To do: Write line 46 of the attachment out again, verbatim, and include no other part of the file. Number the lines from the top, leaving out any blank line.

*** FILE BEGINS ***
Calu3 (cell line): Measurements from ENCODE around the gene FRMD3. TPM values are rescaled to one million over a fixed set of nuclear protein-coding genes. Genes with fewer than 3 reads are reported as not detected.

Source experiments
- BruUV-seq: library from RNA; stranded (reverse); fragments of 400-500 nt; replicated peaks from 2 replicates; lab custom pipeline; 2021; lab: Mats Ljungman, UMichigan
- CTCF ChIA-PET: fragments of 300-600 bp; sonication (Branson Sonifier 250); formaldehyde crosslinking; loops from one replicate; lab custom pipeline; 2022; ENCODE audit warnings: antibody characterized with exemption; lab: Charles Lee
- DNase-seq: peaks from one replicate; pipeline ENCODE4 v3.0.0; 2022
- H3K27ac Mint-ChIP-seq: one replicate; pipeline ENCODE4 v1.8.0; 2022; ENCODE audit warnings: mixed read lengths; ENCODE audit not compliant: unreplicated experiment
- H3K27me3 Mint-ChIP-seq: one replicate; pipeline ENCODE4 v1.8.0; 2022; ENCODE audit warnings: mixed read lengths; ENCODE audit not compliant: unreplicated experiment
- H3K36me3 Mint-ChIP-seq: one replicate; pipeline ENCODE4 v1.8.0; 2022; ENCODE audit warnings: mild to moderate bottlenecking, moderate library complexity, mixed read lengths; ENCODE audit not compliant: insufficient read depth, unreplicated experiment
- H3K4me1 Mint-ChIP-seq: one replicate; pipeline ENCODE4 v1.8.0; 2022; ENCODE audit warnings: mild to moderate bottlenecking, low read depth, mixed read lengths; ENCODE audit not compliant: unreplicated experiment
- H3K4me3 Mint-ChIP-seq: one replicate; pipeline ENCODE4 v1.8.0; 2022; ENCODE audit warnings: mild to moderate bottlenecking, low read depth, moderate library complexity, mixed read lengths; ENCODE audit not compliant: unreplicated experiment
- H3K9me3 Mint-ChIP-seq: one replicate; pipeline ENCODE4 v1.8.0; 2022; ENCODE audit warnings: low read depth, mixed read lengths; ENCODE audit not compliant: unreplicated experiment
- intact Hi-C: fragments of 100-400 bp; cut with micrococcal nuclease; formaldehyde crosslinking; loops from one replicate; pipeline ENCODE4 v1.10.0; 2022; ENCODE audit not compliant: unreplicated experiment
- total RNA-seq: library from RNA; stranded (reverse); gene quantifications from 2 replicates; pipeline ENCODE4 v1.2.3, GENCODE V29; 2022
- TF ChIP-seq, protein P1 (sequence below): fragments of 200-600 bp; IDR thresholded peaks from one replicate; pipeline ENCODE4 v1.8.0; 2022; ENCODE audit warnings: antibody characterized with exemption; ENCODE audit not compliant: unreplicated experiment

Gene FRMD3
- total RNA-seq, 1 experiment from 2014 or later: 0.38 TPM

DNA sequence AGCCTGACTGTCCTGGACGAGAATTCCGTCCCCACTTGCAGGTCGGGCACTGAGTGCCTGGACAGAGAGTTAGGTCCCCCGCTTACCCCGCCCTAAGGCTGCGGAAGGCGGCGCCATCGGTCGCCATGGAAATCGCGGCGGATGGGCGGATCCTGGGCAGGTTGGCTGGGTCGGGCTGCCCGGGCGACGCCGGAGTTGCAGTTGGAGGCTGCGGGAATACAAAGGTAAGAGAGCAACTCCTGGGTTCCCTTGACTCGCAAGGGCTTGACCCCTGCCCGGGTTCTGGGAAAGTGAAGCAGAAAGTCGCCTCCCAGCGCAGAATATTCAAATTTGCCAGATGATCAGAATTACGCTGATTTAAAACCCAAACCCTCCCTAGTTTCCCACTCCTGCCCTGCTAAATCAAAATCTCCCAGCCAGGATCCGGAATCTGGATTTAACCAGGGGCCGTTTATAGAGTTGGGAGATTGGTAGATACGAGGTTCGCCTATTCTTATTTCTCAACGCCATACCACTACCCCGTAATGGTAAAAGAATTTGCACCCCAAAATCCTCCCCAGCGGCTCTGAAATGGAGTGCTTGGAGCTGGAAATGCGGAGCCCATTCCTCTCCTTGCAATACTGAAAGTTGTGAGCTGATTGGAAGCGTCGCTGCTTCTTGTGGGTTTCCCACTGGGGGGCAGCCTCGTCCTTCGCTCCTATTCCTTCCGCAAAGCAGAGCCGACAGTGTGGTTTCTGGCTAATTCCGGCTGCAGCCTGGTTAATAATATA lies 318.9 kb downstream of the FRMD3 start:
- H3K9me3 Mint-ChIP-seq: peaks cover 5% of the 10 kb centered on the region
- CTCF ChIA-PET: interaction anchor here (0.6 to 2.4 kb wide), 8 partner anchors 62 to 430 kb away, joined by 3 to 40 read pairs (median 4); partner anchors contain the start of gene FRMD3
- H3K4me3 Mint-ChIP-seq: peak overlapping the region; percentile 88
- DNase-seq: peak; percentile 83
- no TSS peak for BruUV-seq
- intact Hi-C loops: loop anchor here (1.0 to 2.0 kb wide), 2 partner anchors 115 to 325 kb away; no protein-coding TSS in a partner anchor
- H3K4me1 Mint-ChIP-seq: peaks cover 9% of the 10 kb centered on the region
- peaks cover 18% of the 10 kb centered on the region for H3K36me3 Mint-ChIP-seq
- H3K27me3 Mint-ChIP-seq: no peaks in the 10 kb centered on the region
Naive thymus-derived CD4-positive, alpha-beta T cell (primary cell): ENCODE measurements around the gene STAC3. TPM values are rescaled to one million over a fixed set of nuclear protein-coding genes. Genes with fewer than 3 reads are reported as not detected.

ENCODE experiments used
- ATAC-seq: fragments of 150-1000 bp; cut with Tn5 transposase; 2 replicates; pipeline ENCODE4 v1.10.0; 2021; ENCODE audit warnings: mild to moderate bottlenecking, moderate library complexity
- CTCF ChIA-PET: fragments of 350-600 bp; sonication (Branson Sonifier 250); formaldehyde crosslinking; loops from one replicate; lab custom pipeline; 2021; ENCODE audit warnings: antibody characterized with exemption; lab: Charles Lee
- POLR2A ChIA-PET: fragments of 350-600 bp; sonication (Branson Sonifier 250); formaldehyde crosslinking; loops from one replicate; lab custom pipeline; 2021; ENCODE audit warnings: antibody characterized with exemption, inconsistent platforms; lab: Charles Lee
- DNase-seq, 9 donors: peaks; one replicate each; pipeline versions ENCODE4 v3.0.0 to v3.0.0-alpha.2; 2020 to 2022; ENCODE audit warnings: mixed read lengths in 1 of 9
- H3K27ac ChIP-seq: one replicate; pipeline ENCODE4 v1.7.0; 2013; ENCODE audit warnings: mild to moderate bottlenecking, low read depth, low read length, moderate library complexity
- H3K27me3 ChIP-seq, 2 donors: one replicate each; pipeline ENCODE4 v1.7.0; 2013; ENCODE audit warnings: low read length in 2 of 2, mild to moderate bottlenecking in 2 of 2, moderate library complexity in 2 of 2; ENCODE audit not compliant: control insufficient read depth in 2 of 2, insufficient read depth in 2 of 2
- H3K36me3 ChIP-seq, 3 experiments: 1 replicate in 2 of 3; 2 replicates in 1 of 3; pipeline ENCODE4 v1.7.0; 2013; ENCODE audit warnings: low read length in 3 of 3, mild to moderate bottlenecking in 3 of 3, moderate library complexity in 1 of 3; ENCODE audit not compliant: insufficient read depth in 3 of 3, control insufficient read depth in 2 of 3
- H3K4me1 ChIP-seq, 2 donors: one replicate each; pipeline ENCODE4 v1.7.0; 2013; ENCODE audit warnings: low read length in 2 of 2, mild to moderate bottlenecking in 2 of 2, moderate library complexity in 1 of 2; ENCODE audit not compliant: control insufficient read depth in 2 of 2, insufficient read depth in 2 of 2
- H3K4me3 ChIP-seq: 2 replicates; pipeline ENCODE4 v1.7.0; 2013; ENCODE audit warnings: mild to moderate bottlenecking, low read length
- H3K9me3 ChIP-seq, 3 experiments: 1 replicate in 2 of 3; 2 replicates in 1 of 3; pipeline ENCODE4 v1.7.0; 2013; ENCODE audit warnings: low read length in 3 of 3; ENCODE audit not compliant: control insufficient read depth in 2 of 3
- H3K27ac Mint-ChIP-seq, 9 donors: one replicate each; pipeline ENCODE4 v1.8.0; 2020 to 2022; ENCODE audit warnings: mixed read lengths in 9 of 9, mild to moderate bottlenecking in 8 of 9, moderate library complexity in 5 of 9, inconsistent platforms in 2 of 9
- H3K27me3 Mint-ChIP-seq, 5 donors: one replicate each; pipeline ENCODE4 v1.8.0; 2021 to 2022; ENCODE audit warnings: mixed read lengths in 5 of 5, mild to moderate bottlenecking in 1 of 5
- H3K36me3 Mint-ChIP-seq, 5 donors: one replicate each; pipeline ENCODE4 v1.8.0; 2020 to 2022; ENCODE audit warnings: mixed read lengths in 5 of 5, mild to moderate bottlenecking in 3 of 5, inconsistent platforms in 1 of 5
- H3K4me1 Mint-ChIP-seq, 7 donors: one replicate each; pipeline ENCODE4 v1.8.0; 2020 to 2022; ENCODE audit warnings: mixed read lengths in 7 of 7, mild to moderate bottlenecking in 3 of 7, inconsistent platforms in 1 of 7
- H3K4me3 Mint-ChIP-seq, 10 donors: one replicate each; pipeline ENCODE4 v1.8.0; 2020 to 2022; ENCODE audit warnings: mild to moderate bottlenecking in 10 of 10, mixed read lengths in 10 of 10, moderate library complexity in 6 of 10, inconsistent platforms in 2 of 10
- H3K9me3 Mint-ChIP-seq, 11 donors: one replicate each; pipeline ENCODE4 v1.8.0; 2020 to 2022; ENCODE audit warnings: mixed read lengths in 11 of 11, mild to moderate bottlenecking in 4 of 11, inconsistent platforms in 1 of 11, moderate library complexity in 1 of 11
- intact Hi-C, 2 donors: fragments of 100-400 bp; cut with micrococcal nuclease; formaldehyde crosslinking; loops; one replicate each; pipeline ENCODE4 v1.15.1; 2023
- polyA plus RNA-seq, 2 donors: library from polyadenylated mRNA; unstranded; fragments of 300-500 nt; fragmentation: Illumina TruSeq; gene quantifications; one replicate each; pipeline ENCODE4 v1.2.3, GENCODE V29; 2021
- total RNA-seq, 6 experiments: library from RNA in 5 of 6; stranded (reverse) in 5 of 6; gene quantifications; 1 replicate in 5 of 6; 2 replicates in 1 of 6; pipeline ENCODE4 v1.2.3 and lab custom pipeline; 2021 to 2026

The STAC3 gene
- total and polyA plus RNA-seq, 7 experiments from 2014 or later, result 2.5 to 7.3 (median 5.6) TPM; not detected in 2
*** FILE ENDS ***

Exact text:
- polyA plus RNA-seq, 2 donors: library from polyadenylated mRNA; unstranded; fragments of 300-500 nt; fragmentation: Illumina TruSeq; gene quantifications; one replicate each; pipeline ENCODE4 v1.2.3, GENCODE V29; 2021